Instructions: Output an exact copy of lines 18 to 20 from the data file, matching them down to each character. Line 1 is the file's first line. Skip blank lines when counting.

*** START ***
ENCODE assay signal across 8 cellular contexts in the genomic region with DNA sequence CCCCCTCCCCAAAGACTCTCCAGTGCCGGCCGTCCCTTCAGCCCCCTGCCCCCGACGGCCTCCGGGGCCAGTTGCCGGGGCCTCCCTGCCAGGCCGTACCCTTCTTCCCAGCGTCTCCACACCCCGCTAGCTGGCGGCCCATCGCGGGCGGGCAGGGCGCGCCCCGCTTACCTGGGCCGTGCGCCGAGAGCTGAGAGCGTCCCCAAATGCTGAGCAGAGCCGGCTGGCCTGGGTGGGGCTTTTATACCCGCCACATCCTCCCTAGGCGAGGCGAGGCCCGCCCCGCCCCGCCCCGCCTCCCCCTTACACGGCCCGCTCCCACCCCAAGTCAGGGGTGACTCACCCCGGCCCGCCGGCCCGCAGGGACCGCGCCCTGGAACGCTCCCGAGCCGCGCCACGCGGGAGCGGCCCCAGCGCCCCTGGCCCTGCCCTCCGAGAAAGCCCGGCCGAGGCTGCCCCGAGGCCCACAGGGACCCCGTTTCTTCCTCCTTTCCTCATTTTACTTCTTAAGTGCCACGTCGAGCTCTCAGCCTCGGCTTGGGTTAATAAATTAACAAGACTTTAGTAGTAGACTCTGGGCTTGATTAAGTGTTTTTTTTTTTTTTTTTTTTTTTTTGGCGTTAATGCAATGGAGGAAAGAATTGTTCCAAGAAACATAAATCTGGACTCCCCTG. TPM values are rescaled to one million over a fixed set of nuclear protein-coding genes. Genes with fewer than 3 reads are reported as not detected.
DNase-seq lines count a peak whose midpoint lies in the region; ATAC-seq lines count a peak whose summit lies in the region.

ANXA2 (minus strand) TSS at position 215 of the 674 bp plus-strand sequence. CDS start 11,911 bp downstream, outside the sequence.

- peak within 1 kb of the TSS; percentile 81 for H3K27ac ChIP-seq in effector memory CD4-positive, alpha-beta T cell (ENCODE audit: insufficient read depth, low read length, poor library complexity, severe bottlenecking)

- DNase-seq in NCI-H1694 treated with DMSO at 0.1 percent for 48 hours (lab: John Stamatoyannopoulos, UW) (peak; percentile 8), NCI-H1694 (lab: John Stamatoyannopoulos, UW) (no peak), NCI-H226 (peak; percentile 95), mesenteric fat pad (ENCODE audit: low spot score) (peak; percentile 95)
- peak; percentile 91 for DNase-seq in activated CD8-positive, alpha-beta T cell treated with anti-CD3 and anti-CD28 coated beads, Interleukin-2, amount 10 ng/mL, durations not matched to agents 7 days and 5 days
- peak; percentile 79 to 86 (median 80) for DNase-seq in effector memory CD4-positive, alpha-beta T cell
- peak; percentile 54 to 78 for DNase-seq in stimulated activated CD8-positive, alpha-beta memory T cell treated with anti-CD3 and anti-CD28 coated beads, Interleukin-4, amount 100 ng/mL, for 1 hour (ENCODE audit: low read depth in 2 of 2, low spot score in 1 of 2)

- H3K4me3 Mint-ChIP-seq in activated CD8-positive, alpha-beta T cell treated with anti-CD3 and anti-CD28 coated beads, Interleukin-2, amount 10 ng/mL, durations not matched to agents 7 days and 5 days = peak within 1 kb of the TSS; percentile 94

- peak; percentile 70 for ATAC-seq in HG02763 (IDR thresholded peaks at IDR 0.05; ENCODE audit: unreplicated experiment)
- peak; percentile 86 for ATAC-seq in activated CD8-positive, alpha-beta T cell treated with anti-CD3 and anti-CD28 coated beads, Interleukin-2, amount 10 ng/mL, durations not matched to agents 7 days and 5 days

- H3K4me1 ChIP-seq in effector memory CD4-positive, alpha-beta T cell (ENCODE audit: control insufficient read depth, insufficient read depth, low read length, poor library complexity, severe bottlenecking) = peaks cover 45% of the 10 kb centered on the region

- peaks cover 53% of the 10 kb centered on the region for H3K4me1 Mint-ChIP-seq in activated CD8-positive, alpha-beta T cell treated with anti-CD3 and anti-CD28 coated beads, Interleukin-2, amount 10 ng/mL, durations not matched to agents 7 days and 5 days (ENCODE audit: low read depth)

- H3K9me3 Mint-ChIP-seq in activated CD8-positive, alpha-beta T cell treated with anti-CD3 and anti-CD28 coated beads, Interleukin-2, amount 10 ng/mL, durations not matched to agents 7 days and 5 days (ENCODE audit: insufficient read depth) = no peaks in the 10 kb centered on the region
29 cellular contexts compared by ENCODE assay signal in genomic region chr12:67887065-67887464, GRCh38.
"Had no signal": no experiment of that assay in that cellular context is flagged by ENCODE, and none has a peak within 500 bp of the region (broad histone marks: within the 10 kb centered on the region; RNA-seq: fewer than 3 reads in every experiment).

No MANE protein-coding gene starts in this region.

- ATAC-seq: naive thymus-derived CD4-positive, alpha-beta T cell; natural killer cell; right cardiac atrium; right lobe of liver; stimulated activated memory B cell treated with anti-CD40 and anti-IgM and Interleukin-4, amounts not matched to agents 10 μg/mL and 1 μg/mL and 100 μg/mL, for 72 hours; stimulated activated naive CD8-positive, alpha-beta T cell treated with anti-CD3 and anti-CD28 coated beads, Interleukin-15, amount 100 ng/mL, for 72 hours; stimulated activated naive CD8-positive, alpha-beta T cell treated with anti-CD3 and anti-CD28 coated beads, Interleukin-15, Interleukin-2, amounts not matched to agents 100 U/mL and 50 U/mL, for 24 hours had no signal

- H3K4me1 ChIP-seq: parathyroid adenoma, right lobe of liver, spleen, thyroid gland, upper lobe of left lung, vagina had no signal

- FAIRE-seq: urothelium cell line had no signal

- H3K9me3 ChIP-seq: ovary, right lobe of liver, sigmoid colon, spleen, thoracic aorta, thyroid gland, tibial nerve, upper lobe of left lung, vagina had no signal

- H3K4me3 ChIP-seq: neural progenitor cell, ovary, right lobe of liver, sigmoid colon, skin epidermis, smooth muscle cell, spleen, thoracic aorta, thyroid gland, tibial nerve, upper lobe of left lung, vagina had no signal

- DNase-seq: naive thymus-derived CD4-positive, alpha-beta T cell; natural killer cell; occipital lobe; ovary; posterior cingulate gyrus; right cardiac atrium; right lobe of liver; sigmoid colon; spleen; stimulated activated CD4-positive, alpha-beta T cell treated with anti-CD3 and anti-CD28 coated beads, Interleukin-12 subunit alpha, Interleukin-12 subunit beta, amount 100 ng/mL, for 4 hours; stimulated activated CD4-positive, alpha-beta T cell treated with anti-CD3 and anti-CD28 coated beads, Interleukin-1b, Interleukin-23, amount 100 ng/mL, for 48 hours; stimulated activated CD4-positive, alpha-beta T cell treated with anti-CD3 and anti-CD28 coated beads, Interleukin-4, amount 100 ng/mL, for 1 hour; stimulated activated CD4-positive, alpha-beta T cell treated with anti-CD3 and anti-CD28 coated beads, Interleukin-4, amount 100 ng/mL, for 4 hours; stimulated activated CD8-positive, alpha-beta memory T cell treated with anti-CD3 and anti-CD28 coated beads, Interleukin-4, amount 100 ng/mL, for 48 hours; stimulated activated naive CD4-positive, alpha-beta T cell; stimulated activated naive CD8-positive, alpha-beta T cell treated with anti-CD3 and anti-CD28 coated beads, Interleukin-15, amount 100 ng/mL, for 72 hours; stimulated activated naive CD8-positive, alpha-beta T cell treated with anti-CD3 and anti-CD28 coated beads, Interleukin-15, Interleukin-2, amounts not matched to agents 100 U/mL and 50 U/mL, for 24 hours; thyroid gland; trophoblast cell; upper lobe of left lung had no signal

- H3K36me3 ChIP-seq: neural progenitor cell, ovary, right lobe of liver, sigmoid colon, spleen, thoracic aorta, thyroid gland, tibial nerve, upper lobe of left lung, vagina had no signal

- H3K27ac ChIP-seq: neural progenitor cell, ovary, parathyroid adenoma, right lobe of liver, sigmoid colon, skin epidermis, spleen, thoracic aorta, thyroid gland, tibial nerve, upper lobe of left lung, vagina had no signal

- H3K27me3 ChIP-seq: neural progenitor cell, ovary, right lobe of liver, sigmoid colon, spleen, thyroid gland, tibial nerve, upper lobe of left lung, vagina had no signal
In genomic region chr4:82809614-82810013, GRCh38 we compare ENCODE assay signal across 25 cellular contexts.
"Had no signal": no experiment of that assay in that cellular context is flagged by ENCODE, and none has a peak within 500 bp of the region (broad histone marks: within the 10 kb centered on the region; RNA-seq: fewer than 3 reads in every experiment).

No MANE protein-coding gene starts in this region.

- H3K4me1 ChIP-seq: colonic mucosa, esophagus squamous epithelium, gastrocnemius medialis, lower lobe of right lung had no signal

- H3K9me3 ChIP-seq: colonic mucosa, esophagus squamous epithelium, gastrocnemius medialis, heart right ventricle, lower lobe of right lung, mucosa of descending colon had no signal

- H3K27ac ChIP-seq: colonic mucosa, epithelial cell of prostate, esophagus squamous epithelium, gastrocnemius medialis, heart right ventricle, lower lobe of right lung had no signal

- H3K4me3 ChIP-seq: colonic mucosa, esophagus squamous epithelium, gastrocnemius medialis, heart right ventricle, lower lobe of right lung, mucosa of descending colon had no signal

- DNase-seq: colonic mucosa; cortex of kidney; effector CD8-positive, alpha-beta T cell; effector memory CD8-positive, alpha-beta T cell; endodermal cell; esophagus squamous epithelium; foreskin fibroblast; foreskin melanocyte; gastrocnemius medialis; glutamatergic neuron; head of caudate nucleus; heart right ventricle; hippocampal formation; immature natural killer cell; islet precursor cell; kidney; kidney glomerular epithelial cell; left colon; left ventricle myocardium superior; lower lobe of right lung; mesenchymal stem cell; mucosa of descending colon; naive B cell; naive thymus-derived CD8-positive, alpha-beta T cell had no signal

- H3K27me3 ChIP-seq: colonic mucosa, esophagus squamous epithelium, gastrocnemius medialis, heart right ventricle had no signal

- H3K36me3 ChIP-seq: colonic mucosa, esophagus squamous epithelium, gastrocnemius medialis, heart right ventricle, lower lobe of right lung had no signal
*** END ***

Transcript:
- ATAC-seq: naive thymus-derived CD4-positive, alpha-beta T cell; natural killer cell; right cardiac atrium; right lobe of liver; stimulated activated memory B cell treated with anti-CD40 and anti-IgM and Interleukin-4, amounts not matched to agents 10 μg/mL and 1 μg/mL and 100 μg/mL, for 72 hours; stimulated activated naive CD8-positive, alpha-beta T cell treated with anti-CD3 and anti-CD28 coated beads, Interleukin-15, amount 100 ng/mL, for 72 hours; stimulated activated naive CD8-positive, alpha-beta T cell treated with anti-CD3 and anti-CD28 coated beads, Interleukin-15, Interleukin-2, amounts not matched to agents 100 U/mL and 50 U/mL, for 24 hours had no signal

- H3K4me1 ChIP-seq: parathyroid adenoma, right lobe of liver, spleen, thyroid gland, upper lobe of left lung, vagina had no signal

- FAIRE-seq: urothelium cell line had no signal